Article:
Though it’s long been a staple in other countries, Americans rarely drank green tea until about 20 years ago. Most Americans had never even tasted it.
We’re in the minority on this one, because outside of water, green tea is the most popular beverage worldwide — mostly owing to its huge popularity in Asia.
Now, thanks to the growing power of alternative medicine, blended and flavored green tea products (that Americans tend to like) have appeared on the market in mass quantities.
Green tea has received a big push from natural health advocates because it’s effective against multiple cancers, including esophagus, stomach, colon, bladder, prostate, ovaries, uterus, and breast.
In fact, tea drinkers have up to a 68% lower risk of cancer in and around the digestive tract.
Green tea has been shown to lower lung cancer risk (even for smokers!). In addition, it lowers the risk of leukemia and non-Hodgkin’s lymphoma.
In fact, green tea might be my choice for the #1 beverage you should drink to fight cancer. And if you want to get the most bang for your buck, there’s a particular type of green tea you need to know about. . .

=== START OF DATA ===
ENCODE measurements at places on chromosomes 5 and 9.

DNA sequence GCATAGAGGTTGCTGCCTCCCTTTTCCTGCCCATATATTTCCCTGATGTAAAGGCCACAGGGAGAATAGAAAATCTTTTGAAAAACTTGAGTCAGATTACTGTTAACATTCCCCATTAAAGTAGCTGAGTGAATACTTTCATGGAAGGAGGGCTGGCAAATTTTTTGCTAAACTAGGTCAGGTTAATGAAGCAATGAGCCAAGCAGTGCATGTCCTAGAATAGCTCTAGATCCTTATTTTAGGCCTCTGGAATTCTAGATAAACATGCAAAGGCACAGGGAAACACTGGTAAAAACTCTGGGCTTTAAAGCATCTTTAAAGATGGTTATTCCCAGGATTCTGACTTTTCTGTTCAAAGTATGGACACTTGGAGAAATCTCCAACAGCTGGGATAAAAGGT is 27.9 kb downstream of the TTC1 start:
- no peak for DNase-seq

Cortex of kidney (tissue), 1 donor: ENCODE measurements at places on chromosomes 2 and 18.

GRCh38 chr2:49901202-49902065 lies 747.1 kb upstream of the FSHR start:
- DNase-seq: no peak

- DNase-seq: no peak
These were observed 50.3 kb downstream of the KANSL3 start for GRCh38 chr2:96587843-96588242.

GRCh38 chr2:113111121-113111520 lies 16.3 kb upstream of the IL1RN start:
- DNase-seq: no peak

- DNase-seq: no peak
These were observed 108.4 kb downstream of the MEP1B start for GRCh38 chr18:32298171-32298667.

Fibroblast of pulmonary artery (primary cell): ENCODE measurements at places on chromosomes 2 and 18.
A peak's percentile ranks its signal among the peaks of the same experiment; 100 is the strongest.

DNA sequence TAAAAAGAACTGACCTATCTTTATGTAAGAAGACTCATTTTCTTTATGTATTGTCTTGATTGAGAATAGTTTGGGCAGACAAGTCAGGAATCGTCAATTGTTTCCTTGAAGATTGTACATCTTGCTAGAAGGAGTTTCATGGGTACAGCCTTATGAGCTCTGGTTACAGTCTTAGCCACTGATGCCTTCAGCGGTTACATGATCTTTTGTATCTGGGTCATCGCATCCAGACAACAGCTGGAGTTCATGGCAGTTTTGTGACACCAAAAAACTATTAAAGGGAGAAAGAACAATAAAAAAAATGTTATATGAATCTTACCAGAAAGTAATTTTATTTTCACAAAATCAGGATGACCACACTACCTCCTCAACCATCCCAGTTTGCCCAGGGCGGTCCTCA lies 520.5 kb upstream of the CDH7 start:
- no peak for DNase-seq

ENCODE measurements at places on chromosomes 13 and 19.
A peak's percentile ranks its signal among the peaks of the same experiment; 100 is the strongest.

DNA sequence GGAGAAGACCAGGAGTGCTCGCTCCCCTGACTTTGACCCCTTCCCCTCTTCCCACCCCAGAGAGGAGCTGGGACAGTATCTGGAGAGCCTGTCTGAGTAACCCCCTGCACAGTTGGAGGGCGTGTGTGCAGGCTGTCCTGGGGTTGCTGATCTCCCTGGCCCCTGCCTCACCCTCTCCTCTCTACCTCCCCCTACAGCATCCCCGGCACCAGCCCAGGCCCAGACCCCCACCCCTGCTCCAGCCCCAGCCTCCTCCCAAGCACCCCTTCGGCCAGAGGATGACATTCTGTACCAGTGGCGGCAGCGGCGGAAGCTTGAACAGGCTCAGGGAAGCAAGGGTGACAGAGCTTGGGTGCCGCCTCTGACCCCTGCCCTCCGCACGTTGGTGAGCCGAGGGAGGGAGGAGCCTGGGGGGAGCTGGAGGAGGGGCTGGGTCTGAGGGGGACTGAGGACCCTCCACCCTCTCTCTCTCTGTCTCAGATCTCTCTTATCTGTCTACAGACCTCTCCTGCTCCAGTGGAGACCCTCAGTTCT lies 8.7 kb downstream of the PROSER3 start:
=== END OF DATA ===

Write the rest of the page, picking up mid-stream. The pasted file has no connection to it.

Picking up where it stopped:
Matcha is a special form of green tea that consists of finely ground powder you dissolve in water.
It’s being hailed as the “super tea,” more powerful and with greater health benefits than its simple green tea relative. But have no fear, whether you drink matcha or stick to regular green tea, new research pouring out of labs keeps adding to the pile of proof that you’ll reap amazing results.
Part of the power of green tea lies in its potent antioxidant and polyphenol levels. And that’s where matcha tea enters the picture and earns even more accolades – because it has even higher levels of antioxidants and other health properties.
Matcha originates from Japan, where it’s best known for being used in tea ceremonies. Using the fresh leaf tips of the Camellia plant, the leaves are steamed, air dried, and then ground into a fine powder.
Matcha is completely different from the kind of tea you’re probably familiar with. It’s not brewed from tea leaves or tea bags. Instead, the stems and veins are removed from the tea leaves, which are then ground down into a fine powder. This is mixed in a liquid, most often water or milk, to form what they call a “suspension” in chemistry.
Which means you’re drinking the whole tea leaf. With regular tea you’re just drinking whatever compounds the leaves release in hot water.
But long before all of that happens, the tea plants for matcha are protected by shade for at least three weeks prior to harvest. The shade is said to increase the content of chlorophyll and other nutrients, including the amino acid L-theanine, which provides a unique brothy flavor to green tea infusions.
How matcha kills cancer cells
Matcha has earned such a strong reputation in the health world that some call it a “miracle food.” Given all the ways it can treat or prevent disease, that’s hardly an overstatement.